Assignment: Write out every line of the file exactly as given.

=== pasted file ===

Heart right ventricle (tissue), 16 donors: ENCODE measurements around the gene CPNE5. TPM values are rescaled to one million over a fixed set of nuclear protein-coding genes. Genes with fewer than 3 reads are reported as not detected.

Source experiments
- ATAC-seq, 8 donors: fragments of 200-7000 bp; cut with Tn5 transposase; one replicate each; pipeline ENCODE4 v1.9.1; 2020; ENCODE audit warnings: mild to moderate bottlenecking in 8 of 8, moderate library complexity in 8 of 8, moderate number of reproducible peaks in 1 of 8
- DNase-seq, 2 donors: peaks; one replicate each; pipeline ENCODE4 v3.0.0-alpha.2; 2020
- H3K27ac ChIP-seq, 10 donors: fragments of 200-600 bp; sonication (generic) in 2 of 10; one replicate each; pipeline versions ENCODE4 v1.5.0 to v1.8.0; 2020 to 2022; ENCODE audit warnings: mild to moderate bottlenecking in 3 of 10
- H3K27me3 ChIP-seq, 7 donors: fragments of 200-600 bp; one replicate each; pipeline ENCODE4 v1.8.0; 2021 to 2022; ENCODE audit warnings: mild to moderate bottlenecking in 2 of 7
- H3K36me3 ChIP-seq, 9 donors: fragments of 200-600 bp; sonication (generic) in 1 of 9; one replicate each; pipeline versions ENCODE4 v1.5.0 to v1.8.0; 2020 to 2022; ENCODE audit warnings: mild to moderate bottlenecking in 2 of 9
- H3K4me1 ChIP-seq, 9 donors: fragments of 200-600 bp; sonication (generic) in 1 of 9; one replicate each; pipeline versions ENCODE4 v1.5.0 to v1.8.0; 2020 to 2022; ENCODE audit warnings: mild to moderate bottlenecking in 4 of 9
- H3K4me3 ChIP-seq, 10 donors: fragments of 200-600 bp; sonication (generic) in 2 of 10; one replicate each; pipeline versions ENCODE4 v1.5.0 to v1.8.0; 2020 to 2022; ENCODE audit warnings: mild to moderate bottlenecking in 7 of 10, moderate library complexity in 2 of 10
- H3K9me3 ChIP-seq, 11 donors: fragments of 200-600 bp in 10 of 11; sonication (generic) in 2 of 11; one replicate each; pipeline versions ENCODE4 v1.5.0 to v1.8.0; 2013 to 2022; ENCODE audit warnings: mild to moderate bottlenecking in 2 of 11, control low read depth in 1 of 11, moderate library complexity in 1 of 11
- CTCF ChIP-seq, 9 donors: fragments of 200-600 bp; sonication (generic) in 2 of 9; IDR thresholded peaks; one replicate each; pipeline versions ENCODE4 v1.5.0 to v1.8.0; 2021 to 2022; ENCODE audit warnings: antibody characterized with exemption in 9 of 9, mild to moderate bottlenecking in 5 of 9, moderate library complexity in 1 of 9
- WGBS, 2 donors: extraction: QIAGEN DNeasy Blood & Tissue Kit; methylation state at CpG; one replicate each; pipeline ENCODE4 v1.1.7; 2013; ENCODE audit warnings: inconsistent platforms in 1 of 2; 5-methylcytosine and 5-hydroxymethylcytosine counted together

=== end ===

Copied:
Heart right ventricle (tissue), 16 donors: ENCODE measurements around the gene CPNE5. TPM values are rescaled to one million over a fixed set of nuclear protein-coding genes. Genes with fewer than 3 reads are reported as not detected.

Source experiments
- ATAC-seq, 8 donors: fragments of 200-7000 bp; cut with Tn5 transposase; one replicate each; pipeline ENCODE4 v1.9.1; 2020; ENCODE audit warnings: mild to moderate bottlenecking in 8 of 8, moderate library complexity in 8 of 8, moderate number of reproducible peaks in 1 of 8
- DNase-seq, 2 donors: peaks; one replicate each; pipeline ENCODE4 v3.0.0-alpha.2; 2020
- H3K27ac ChIP-seq, 10 donors: fragments of 200-600 bp; sonication (generic) in 2 of 10; one replicate each; pipeline versions ENCODE4 v1.5.0 to v1.8.0; 2020 to 2022; ENCODE audit warnings: mild to moderate bottlenecking in 3 of 10
- H3K27me3 ChIP-seq, 7 donors: fragments of 200-600 bp; one replicate each; pipeline ENCODE4 v1.8.0; 2021 to 2022; ENCODE audit warnings: mild to moderate bottlenecking in 2 of 7
- H3K36me3 ChIP-seq, 9 donors: fragments of 200-600 bp; sonication (generic) in 1 of 9; one replicate each; pipeline versions ENCODE4 v1.5.0 to v1.8.0; 2020 to 2022; ENCODE audit warnings: mild to moderate bottlenecking in 2 of 9
- H3K4me1 ChIP-seq, 9 donors: fragments of 200-600 bp; sonication (generic) in 1 of 9; one replicate each; pipeline versions ENCODE4 v1.5.0 to v1.8.0; 2020 to 2022; ENCODE audit warnings: mild to moderate bottlenecking in 4 of 9
- H3K4me3 ChIP-seq, 10 donors: fragments of 200-600 bp; sonication (generic) in 2 of 10; one replicate each; pipeline versions ENCODE4 v1.5.0 to v1.8.0; 2020 to 2022; ENCODE audit warnings: mild to moderate bottlenecking in 7 of 10, moderate library complexity in 2 of 10
- H3K9me3 ChIP-seq, 11 donors: fragments of 200-600 bp in 10 of 11; sonication (generic) in 2 of 11; one replicate each; pipeline versions ENCODE4 v1.5.0 to v1.8.0; 2013 to 2022; ENCODE audit warnings: mild to moderate bottlenecking in 2 of 11, control low read depth in 1 of 11, moderate library complexity in 1 of 11
- CTCF ChIP-seq, 9 donors: fragments of 200-600 bp; sonication (generic) in 2 of 9; IDR thresholded peaks; one replicate each; pipeline versions ENCODE4 v1.5.0 to v1.8.0; 2021 to 2022; ENCODE audit warnings: antibody characterized with exemption in 9 of 9, mild to moderate bottlenecking in 5 of 9, moderate library complexity in 1 of 9
- WGBS, 2 donors: extraction: QIAGEN DNeasy Blood & Tissue Kit; methylation state at CpG; one replicate each; pipeline ENCODE4 v1.1.7; 2013; ENCODE audit warnings: inconsistent platforms in 1 of 2; 5-methylcytosine and 5-hydroxymethylcytosine counted together